“A copyright could not have been conceived where it was well understood that there can be no property in ideas, which are his who entertains them: whoever thus makes an idea his own is working originally, bringing forth from an immediate source within himself, regardless of how many times the same idea may have been expressed by others before or around him.” (Coomaraswamy 112-113)
This was largely the trend in all traditional societies until the dawn of the modern West. The celebration of classical stories and archetypal myths came to an end in the West with the advent of a new medium – the novel.
The Introduction of the Author
By the eighteenth century, the novel emerged as a primary mode of literature in the West. And with the novel, the author is truly born. The novel, long-winding and detailed, focused not just on the heroic and the exemplary but also on the mundane and the banal. And it is precisely this focus on the mundane and the banal which made it famous.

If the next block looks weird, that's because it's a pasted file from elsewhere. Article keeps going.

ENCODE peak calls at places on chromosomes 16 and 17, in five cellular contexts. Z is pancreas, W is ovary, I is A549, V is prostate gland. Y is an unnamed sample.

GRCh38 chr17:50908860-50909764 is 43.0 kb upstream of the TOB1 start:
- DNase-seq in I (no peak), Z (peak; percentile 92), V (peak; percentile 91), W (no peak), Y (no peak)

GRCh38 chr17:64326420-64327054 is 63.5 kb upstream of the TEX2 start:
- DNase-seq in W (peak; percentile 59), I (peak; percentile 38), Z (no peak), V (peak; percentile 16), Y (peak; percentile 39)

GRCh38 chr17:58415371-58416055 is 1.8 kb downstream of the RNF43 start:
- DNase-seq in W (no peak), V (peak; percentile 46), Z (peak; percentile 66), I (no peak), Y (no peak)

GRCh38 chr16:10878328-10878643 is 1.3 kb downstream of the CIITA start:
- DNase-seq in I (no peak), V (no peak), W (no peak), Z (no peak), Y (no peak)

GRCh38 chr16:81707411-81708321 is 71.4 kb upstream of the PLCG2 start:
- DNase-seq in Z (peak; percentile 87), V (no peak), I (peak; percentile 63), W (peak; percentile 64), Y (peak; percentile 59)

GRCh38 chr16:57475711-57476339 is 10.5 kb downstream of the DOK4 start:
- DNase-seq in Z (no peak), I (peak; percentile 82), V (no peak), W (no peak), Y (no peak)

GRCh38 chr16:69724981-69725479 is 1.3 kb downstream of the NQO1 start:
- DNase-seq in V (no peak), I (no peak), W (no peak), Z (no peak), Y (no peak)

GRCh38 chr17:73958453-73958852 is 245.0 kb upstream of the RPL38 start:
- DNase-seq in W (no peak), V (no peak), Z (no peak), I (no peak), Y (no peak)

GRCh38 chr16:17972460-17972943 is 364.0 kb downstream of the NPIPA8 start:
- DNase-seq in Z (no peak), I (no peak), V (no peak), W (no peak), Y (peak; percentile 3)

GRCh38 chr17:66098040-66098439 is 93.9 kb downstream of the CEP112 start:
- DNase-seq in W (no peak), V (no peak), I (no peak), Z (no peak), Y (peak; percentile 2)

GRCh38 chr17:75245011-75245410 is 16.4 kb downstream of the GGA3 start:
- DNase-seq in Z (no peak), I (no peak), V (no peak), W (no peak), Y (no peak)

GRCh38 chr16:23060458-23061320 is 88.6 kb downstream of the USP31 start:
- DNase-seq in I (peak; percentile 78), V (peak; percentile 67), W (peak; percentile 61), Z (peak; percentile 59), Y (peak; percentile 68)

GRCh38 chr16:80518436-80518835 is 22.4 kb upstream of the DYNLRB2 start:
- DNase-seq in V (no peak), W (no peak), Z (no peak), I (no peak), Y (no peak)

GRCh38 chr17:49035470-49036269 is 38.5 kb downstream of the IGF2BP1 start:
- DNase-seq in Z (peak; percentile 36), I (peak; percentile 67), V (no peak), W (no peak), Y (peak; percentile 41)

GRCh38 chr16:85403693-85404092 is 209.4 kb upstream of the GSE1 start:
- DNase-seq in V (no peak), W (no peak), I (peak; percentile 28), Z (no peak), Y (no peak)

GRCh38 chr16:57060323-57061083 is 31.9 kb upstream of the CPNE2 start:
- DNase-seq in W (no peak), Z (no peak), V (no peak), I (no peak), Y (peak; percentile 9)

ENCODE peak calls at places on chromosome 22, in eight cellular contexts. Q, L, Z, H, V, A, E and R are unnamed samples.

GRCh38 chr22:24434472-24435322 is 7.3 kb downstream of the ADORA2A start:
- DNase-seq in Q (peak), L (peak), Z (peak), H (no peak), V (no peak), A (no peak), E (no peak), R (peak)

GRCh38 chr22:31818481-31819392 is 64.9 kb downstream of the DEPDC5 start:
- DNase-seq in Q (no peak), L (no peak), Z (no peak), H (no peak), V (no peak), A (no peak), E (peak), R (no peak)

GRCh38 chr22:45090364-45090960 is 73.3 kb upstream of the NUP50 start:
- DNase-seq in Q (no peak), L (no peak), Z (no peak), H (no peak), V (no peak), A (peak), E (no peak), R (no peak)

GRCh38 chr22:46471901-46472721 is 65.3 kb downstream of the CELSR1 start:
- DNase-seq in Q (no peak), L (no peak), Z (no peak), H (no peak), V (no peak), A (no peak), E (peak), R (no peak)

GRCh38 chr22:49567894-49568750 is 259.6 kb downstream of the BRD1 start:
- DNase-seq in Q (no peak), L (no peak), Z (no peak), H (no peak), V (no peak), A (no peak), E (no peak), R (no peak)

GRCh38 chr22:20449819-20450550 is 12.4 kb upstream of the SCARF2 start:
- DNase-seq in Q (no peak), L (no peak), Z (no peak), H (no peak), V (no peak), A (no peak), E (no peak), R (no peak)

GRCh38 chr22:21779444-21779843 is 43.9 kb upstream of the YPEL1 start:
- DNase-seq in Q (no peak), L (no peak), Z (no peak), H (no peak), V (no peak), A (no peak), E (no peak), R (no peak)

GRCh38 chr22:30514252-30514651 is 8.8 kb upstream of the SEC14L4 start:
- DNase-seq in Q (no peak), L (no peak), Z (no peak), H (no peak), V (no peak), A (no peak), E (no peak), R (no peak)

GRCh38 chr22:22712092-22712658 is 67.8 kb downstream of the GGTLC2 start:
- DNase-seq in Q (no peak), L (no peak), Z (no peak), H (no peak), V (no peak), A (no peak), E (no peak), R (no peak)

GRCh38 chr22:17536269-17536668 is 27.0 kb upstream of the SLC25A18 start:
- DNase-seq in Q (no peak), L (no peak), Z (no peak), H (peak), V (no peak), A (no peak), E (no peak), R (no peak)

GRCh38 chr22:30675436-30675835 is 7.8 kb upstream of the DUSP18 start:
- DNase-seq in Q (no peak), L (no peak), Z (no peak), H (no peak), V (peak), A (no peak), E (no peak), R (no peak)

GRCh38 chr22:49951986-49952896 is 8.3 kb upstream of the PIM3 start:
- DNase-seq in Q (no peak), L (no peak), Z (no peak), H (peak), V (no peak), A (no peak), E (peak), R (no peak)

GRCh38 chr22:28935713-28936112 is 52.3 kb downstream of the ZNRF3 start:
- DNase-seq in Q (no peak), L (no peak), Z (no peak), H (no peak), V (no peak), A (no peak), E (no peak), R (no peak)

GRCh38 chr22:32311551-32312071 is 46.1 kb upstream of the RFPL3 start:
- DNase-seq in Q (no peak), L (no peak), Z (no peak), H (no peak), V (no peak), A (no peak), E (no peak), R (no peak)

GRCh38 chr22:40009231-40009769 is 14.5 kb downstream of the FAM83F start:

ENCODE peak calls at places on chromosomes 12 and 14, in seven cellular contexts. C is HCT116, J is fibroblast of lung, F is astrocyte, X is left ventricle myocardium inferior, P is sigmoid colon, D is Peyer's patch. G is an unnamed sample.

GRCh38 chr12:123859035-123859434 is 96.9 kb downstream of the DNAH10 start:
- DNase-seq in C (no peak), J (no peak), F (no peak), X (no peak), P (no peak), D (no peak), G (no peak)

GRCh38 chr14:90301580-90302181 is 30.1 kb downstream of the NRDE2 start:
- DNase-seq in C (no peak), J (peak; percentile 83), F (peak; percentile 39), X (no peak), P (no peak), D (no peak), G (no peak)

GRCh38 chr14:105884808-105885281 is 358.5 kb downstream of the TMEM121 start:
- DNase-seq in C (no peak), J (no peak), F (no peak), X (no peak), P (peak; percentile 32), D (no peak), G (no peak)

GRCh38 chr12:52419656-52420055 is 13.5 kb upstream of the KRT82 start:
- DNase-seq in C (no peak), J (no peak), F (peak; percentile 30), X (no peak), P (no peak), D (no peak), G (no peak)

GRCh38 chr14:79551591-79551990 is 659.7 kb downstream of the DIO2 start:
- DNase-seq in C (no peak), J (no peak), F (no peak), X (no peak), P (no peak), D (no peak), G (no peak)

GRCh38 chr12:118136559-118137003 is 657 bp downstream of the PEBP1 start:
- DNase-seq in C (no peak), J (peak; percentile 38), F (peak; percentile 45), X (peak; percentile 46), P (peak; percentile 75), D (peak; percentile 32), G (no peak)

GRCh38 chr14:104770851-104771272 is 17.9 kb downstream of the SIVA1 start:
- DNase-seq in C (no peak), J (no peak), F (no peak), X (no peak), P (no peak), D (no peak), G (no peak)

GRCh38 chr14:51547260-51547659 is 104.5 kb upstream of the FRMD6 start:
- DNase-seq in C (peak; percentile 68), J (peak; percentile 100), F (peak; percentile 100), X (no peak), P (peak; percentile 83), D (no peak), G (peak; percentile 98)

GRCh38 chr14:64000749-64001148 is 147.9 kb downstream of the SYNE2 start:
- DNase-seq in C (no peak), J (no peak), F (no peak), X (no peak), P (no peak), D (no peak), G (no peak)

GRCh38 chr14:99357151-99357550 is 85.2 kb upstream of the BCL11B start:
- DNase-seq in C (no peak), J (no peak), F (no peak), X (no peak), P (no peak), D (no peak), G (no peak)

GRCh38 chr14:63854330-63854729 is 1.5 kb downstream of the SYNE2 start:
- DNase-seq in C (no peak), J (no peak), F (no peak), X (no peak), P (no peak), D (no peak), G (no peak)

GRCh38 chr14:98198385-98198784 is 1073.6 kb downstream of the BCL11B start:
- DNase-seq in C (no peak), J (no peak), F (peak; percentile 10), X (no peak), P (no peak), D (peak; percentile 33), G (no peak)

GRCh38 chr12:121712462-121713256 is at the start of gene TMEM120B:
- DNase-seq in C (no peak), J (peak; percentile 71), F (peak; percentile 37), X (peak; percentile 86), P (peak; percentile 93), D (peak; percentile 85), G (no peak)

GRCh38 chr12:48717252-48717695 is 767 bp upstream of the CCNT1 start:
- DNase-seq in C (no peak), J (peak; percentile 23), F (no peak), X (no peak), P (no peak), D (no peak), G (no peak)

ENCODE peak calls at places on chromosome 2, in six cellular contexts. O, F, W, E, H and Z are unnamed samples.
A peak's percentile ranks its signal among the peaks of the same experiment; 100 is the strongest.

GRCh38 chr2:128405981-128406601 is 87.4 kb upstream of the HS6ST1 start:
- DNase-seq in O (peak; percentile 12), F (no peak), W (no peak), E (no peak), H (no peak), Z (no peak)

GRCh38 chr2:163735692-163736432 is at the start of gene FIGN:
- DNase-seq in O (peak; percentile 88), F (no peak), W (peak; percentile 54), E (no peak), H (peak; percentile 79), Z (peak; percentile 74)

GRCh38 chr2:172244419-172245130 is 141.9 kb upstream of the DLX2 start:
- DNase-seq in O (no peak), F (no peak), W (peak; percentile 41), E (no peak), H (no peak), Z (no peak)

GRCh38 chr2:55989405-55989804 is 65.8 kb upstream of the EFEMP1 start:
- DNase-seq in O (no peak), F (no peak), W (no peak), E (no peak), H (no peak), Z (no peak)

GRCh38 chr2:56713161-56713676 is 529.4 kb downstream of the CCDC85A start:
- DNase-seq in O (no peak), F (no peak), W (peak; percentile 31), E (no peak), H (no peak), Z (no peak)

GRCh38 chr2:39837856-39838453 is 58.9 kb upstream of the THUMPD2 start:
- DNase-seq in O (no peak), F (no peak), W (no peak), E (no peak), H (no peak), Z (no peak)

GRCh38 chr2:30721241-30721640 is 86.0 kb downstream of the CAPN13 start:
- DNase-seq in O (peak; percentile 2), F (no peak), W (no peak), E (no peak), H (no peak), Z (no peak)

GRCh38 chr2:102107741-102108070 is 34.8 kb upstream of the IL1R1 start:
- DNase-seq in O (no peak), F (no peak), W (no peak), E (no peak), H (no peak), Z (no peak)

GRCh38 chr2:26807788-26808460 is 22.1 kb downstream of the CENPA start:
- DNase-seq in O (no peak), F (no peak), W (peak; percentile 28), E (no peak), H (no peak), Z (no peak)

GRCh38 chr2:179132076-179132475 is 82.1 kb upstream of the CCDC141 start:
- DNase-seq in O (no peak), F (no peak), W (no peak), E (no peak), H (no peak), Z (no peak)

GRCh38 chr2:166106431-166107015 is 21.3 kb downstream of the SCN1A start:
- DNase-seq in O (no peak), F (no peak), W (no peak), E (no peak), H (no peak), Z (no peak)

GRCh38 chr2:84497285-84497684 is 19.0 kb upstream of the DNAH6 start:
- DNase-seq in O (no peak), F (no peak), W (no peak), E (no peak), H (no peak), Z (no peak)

With the proliferation of the printing press and the elevation of the secular life where literature was taken as a refined entertainment, the novel emerged as a means to entertain primarily the ladies of the higher class.
These petite women of the elite class were divested of the daily chores that the lower class was engaged in and had plenty of free time to acquire greater literary and artistic skills. Reading novels in those days was a means to do that: to gain skills and knowledge about the world.
This was not just true about Jane Austen but also about Charles Dickens. The working class seldom had the education, taste or money to indulge in such pleasures as reading a novel. And there was hardly a middle class in this era.